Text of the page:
Here's the link to a First Things piece by poet Dana Gioia entitled "The Catholic Writer Today: Encouraging Catholic writers to renovate and reoccupy their own tradition."
Basically what he says is that Catholics today have no coherent, visible presence in the arts, which is true.
He failed to mention a couple of facts, probably out of reluctance (which I of course share) to bite the hand that feeds us. One is that publishing houses, Catholic and mainstream, are driven by "the market" and thus like work that is reduced to its lowest common denominator. The cover, the subject matter, the title, the way the book is presented--all are presented to the marketing department. If you actually write of things Catholic, all must tend toward the non-"threatening;" all must fit into one of the "dull categories" Pope Francis is urging us to break out of.
To be fierce; to cop to anger, conflict, loneliness, ongoing compulsions/obsessions, deeply imperfect families and friends, not to mention ourselves; to simply raise the point of how profoundly far away we are as a culture and a Church from the Christ of the Gospels; to find joy in the crazy paradoxes, unresolved tensions, and messiness of our daily, mostly deeply painful lives....all these are messages that Catholics often don't want to hear any more than the rest of the culture does.
[Perhaps this is the place to mention that I am THRILLED to report that I just sold a book to Franciscan Media, of which more later...]
Gioia (who I'm going to hear read next week, so that's something to look forward to) also failed to mention that the Catholic writer, like all writers, is invited to live in abject poverty. Not that a Catholic writer necessarily writes directly of things Catholic, but if you do, and want to, or have no other choice but to sell to one of your own, the average advance from a Catholic press is three to seven thousand dollars. That's for a year or two of the blood, sweat and tears required to write a book. You'll earn that back, if at all, on an 88-12 net royalty split (that's industry-wide, and in favor, naturally, of the publisher), which works out on every, say, ten-dollar book, to 60 or 70 cents to the writer. The people who can subsist on those kind of wages are generally priests and nuns; those otherwise supported by foundations, orders, for-profit organizations, or families; the independently wealthy; or the truly crazy beggar-fools for Christ. Whose stuff no-one tends to want to publish...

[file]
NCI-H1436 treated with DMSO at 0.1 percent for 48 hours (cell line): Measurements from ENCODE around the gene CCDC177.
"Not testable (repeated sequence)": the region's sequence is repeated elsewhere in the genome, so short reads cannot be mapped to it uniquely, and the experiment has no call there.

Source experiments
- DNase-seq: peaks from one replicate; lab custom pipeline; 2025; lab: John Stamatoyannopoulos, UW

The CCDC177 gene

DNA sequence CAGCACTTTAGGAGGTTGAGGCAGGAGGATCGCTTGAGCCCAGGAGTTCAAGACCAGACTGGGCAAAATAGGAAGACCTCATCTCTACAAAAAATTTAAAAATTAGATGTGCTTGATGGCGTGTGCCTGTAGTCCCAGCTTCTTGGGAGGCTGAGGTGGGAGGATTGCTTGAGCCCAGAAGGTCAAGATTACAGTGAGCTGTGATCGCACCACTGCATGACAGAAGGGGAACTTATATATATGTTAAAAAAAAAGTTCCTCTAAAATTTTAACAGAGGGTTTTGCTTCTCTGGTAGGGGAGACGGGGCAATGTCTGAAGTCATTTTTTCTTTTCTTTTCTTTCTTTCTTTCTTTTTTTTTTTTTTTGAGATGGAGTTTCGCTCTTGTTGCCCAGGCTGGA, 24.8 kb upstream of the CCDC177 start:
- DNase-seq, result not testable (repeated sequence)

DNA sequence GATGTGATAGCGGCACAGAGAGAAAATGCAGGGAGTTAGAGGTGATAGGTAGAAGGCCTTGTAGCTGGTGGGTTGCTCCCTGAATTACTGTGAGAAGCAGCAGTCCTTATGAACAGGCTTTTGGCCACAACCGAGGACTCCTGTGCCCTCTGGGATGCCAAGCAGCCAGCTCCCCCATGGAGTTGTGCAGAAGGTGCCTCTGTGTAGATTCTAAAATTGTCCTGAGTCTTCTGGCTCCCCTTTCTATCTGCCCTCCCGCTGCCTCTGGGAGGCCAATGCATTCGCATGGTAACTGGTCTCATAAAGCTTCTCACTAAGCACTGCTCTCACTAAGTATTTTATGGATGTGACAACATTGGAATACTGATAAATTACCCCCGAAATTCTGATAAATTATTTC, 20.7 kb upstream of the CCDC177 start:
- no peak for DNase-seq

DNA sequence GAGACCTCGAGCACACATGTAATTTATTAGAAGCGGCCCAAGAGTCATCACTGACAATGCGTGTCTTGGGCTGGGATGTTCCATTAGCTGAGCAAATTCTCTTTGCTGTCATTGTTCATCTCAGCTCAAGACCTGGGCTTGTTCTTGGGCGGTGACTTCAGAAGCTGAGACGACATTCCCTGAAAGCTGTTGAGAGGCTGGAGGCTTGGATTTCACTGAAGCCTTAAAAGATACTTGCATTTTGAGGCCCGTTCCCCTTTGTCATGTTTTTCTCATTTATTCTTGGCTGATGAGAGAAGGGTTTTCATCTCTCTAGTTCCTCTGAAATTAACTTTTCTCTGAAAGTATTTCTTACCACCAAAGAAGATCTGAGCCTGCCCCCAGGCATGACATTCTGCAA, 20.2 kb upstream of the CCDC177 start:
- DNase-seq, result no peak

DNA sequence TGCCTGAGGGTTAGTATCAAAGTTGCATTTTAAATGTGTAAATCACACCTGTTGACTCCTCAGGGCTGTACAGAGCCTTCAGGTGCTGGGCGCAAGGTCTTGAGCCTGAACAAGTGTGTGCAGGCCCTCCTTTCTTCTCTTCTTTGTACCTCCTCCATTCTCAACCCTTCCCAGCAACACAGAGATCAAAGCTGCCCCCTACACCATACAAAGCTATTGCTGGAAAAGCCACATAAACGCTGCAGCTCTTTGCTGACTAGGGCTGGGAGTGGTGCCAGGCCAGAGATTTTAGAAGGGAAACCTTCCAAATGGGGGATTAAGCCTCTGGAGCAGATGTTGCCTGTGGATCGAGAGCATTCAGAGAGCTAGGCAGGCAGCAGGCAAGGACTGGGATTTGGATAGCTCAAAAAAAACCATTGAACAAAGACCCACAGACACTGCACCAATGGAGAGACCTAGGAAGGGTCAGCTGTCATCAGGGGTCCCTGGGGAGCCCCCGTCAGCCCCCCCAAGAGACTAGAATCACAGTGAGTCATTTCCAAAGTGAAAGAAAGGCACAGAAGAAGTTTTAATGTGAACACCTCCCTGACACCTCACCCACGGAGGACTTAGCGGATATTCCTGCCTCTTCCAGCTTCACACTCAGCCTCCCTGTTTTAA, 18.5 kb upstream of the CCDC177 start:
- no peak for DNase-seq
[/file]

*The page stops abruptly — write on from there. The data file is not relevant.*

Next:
Catholics themselves tend to have no conception of the time and effort required to write the books through which they know of you, of the inner preparation required to get out from behind your desk and speak, of the years of preparing the ground it takes to have anything worthwhile to say; no conception what they are asking when they offer, say, a $300 stipend (that includes travel) at a venue that's a four-hour one-way drive from home.